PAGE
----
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  • State police say a prominent South Carolina lawyer tried to arrange his own death earlier this month so his son would get a $10 million life insurance payment. But authorities say the planned fatal shot only grazed Alex Murdaugh's head on Sept. 4. The State Law Enforcement Division says it charged the shooter, 61-year-old Curtis Edward Smith, with assisted suicide, insurance fraud and several other counts. Murdaugh was not charged Tuesday night, but agents said more charges were expected. Agents say Murdaugh gave Smith the gun to kill him and he followed Mudaugh to a lonely Hampton County road. But the bullet only grazed Murdaugh, who survived and called 911 after Smith left.
  • A lawyer from a prominent South Carolina legal family who found his wife and son shot to death at their home three months ago and was injured when a bullet grazed his head as he changed a tire over the weekend says he is going to rehab. Alex Murdaugh's statement Monday also said he "made a lot of decisions that I truly regret" but did not go into details. Hours later, Murdaugh's law firm said he took money from the business. PMPED law firm says Murdaugh is no longer associated with them. Murdaugh's 52-year-old wife Maggie and 22-year-old son Paul were killed June 7. No arrests have been made.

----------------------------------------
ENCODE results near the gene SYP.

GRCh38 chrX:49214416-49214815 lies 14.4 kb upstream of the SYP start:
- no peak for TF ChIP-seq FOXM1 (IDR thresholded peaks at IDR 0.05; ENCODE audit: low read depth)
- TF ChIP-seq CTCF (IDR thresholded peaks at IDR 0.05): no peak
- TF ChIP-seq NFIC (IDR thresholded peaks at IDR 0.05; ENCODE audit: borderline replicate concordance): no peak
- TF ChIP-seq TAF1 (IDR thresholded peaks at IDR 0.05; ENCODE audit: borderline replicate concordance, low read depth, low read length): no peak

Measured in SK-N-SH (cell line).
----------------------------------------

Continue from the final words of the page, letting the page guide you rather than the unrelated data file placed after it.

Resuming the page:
• A noncommissioned Army officer depicted in a viral video accosting and shoving a man in a South Carolina neighborhood has been convicted of third-degree assault. A judge found Fort Jackson Army Sgt. Jonathan Pentland guilty of the misdemeanor Monday after a two-day trial. He will have to choose between 30 days in jail or a fine of $1,087. Pentland is white and the man shoved is Black.
  • A South Carolina newspaper is suing the police agencies investigating the shooting deaths of a mother and son from one of South Carolina's prominent legal families. The Post and Courier in Charleston reports that it filed the lawsuit Thursday against the State Law Enforcement Division and the Colleton County Sheriff's Office. The newspaper argues that authorities violated public records law by refusing to release 911 calls and police reports.
  • "L" is for Lynching. The origin of the word “lynching” has several explanations. One is that the term derives from Lynches Creek, South Carolina. Lynches…
  • The instance of sexual assault in the United States is growing at a rate that would surprise, even alarm, many people. According to Shannon Nix, associate…